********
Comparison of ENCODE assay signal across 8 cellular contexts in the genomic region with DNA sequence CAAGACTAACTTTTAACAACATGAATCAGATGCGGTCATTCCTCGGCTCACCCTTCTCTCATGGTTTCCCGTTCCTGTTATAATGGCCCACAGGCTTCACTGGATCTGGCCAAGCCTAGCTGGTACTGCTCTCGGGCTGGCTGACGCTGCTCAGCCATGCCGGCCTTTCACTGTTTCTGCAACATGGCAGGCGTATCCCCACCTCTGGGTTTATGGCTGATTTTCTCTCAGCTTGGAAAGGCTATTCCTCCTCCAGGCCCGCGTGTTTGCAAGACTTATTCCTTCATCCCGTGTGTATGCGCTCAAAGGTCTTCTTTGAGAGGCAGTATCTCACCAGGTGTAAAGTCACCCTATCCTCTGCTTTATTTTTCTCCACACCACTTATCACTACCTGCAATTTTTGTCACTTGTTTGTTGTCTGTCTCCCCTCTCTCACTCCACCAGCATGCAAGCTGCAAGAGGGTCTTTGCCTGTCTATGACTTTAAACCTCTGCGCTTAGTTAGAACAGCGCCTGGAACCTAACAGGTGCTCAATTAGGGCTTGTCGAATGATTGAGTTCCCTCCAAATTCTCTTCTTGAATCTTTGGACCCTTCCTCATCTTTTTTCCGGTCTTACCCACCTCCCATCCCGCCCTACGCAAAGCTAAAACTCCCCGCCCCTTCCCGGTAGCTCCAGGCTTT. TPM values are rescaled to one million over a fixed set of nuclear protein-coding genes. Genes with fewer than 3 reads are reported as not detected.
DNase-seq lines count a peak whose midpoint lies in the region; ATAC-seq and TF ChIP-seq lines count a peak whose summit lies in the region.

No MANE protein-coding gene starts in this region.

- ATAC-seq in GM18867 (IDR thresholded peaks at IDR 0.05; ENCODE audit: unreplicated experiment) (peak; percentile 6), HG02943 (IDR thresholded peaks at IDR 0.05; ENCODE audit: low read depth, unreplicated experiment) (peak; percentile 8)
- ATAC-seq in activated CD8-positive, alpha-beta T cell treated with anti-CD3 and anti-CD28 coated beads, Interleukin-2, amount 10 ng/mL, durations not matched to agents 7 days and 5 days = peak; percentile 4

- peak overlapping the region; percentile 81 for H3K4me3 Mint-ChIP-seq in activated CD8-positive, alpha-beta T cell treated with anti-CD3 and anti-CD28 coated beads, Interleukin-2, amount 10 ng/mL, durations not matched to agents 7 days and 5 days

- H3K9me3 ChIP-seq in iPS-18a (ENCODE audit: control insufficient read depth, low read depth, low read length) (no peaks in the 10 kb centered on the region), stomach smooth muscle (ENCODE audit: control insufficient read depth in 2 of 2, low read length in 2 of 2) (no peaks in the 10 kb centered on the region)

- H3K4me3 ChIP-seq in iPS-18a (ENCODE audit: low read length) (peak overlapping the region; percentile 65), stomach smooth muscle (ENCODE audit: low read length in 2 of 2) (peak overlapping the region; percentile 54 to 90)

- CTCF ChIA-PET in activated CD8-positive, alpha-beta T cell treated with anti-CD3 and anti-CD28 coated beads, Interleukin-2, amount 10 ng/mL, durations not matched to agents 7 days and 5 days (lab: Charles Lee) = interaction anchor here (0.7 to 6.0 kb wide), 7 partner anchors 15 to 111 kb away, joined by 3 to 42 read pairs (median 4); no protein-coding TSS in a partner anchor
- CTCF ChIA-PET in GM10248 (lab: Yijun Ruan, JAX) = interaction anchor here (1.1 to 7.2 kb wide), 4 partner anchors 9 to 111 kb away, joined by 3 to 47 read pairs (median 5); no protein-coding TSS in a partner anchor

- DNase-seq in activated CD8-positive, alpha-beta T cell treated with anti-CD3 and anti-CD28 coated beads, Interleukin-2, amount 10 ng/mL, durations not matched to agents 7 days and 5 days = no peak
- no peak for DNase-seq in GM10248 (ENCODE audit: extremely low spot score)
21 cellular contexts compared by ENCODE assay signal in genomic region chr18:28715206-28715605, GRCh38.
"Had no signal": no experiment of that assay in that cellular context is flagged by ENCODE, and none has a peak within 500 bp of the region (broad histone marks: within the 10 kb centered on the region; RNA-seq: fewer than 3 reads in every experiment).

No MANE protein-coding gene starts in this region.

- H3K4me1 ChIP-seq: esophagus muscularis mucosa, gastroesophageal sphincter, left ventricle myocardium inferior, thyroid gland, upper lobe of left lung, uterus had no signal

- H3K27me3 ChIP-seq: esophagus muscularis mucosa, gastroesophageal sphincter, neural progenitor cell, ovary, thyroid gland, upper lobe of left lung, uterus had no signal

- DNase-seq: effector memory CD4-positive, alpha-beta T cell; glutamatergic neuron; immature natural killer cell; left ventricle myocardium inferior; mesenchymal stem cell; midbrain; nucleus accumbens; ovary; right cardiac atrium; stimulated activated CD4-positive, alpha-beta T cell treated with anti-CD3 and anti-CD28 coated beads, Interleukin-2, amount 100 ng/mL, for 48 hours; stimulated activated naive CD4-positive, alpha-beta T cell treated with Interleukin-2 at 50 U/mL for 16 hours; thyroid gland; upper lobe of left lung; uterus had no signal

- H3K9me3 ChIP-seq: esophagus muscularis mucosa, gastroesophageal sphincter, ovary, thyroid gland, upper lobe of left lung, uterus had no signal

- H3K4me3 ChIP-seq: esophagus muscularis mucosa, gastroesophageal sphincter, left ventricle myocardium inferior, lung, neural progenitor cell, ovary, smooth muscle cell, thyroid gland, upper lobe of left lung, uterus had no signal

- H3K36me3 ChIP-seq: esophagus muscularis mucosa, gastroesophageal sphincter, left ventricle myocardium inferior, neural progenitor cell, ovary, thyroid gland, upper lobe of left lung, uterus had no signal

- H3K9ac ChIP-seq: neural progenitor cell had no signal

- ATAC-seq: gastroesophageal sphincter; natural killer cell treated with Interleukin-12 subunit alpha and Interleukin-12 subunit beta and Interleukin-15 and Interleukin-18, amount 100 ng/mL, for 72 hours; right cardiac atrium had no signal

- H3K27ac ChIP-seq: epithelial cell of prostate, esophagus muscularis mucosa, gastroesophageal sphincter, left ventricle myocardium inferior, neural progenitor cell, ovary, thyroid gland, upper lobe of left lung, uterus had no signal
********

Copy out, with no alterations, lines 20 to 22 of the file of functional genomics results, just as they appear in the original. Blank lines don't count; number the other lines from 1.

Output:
- H3K4me3 ChIP-seq: esophagus muscularis mucosa, gastroesophageal sphincter, left ventricle myocardium inferior, lung, neural progenitor cell, ovary, smooth muscle cell, thyroid gland, upper lobe of left lung, uterus had no signal

- H3K36me3 ChIP-seq: esophagus muscularis mucosa, gastroesophageal sphincter, left ventricle myocardium inferior, neural progenitor cell, ovary, thyroid gland, upper lobe of left lung, uterus had no signal

- H3K9ac ChIP-seq: neural progenitor cell had no signal